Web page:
The Scalability Continuum: What's Next for Terracotta?

DZone 's Guide to

The Scalability Continuum: What's Next for Terracotta?

· Performance Zone ·
Free Resource
Terracotta is revolutionizing the way it provides Java application scalability and availability along with database scalability.  In this year alone, Terracotta acquired Ehcache and Quartz, and built a Hibernate caching product.  To some, it may not be clear how these pieces fit together in Terracotta's technological vision.  Terracotta CTO Ari Zilka says in a recent letter, "all these pieces will come together in what we call a scalability continuum."  The "scalability continuum" and the circumvention of performance bottlenecks are at the heart of Terracotta's strategy going forward.  Ari Zilka has provided DZone with a preview of what you can expect next few years from Terracotta.

Terracotta has been very open in discussing its technical capabilities and its overall strategy.  Next week they will stream a live webcast about the product roadmap for the newly acquired Quartz scheduling system.  The company also has video demonstrating their Hibernate product's performance and scalability out of the box.  The scalability continuum is about taking applications and scaling them as high as needed without time consuming code changes, says Zilka.  "What it means for you is the freedom to write your applications one way, and in many cases take applications you have now and scale them as needed without rewriting, without painful re-architecture work, and without unnecessary costs," said Zilka.  "With our Ehcache-based products, you can take a new single node application, easily add performance enhancements tune and manage at runtime, and scale out to many nodes and up into virtualized environments and clouds. One scalability solution. No changes to the application itself."


Zilka says Terracotta's vision is also about circumventing database bottlenecks to scalability.  Movement to commodity servers, dominance of scaled-out N-tier architectures, and the widespread use of Java have lead to these bottlenecks, he says.  The advent of cloud computing amplifies this effect.  Zilka said, "In the past month I've spoken to at least 10 CIOs of Global 1000 firms and heard a consistent refrain: they realized their applications couldn't scale when they tried to move the cloud, and over-dependence on the database was the common cause. In short, the data tier in their applications could not scale in the cloud to keep up with a dynamically scalable compute tier driven by modern hardware virtualization. They want the benefits of highly virtualized environments and clouds, but they need to overcome this common data scalability barrier."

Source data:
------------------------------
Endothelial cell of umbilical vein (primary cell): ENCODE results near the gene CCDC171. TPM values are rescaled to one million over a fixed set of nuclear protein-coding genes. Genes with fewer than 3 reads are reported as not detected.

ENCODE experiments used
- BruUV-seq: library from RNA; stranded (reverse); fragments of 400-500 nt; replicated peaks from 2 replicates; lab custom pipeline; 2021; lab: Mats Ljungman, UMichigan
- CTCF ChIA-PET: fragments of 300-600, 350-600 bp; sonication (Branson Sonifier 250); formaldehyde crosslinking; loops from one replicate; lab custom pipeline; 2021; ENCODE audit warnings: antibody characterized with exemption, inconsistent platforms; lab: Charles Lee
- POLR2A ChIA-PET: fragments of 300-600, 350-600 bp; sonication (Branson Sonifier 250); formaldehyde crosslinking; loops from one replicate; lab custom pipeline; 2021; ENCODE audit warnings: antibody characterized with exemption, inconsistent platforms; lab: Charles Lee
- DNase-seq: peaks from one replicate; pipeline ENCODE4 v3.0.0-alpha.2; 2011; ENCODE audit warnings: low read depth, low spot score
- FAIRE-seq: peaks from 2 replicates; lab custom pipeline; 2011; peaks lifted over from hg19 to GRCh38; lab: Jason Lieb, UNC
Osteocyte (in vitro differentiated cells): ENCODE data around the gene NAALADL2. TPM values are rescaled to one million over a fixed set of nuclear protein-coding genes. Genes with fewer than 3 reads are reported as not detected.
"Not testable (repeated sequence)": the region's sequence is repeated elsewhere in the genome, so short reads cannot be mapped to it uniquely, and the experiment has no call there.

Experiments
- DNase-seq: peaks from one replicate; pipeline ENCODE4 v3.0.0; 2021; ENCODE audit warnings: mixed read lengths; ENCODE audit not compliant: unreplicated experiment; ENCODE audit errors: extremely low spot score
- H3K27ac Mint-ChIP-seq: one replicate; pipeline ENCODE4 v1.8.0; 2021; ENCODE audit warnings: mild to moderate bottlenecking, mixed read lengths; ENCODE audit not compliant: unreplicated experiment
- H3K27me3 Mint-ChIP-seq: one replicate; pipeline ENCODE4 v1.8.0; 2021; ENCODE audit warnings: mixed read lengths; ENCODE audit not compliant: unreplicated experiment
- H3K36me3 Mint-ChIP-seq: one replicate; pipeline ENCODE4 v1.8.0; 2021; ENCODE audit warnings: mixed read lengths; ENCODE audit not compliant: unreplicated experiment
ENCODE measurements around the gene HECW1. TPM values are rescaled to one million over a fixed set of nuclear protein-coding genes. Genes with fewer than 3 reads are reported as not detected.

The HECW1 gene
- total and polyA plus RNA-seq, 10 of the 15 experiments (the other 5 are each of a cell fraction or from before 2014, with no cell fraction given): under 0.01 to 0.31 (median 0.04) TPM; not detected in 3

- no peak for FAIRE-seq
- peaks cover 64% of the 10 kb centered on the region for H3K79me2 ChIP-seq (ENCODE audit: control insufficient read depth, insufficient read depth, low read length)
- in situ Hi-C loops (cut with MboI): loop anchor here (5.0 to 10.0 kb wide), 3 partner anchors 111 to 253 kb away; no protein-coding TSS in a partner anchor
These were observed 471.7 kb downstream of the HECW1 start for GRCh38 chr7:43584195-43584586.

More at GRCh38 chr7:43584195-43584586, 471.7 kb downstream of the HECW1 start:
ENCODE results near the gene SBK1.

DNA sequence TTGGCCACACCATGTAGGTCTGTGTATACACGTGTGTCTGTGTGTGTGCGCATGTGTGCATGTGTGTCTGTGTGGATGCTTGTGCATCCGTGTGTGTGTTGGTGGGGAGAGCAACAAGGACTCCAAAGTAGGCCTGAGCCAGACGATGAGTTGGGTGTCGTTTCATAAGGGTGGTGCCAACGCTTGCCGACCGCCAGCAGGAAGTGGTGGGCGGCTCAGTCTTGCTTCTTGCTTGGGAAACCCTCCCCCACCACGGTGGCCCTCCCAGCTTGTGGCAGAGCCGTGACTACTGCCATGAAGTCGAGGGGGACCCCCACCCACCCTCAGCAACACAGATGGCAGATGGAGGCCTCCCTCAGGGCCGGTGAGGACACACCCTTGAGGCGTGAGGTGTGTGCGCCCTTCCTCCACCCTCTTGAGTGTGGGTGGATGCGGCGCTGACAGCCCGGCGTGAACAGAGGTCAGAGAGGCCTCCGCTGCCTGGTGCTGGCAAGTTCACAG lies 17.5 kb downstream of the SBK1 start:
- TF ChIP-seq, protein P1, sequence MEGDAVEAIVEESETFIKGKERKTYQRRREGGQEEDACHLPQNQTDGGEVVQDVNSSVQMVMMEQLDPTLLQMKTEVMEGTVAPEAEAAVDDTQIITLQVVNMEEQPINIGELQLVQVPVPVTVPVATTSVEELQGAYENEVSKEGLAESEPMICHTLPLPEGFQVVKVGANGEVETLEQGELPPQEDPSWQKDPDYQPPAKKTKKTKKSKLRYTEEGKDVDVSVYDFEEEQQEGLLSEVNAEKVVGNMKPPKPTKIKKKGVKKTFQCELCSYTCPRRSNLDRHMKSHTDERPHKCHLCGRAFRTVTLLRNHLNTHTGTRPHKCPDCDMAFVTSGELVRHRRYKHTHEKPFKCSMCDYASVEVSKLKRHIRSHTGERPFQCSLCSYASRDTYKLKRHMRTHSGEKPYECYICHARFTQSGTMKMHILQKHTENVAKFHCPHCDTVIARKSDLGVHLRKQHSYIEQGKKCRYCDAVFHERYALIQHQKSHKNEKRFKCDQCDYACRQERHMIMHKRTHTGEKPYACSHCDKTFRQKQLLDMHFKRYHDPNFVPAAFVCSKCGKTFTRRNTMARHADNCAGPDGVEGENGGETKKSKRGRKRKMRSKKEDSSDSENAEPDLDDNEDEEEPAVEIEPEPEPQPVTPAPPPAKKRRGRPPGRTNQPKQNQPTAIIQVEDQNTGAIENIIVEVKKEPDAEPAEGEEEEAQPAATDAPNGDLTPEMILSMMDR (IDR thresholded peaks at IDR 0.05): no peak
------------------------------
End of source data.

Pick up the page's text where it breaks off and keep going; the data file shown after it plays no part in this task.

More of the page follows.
Terracotta's two-pronged mission is to resolve this dilemma and provide it's "scalability continuum" for applications.  First, with Ehcache Terracotta is leveraging the distributed caching tool's performance and ubiquity.  Zilka says plans to add cache management features are in the works, as well as caching services for clouds in partnership with companies like Amazon, Eucalyptus, and VMware.  Terracotta is also working on a Memcached "swap-in" available through REST that can be used in the cloud and in on-premises data centers.  Finally, Quartz will be transformed into a highly scalable job management service that is not dependent on the database for reliability.  As a result of the recent acquisitions, Zilka says Terracotta will benefit enormously from the minds that created Quartz and Ehache.

In addition, Terracotta hasn't forgotten its core offering, the Terracotta server.  In a previous interview with DZone, Zilka said that the Terracotta 3.1.1 server is "three to ten times faster than everyone, but the new Terracotta server in 3.2 looks like it's going to be about 4 times faster than the current Terracotta server."

Opinions expressed by DZone contributors are their own.

{{ parent.title || parent.header.title}}

{{ parent.tldr }}

{{ parent.urlSource.name }}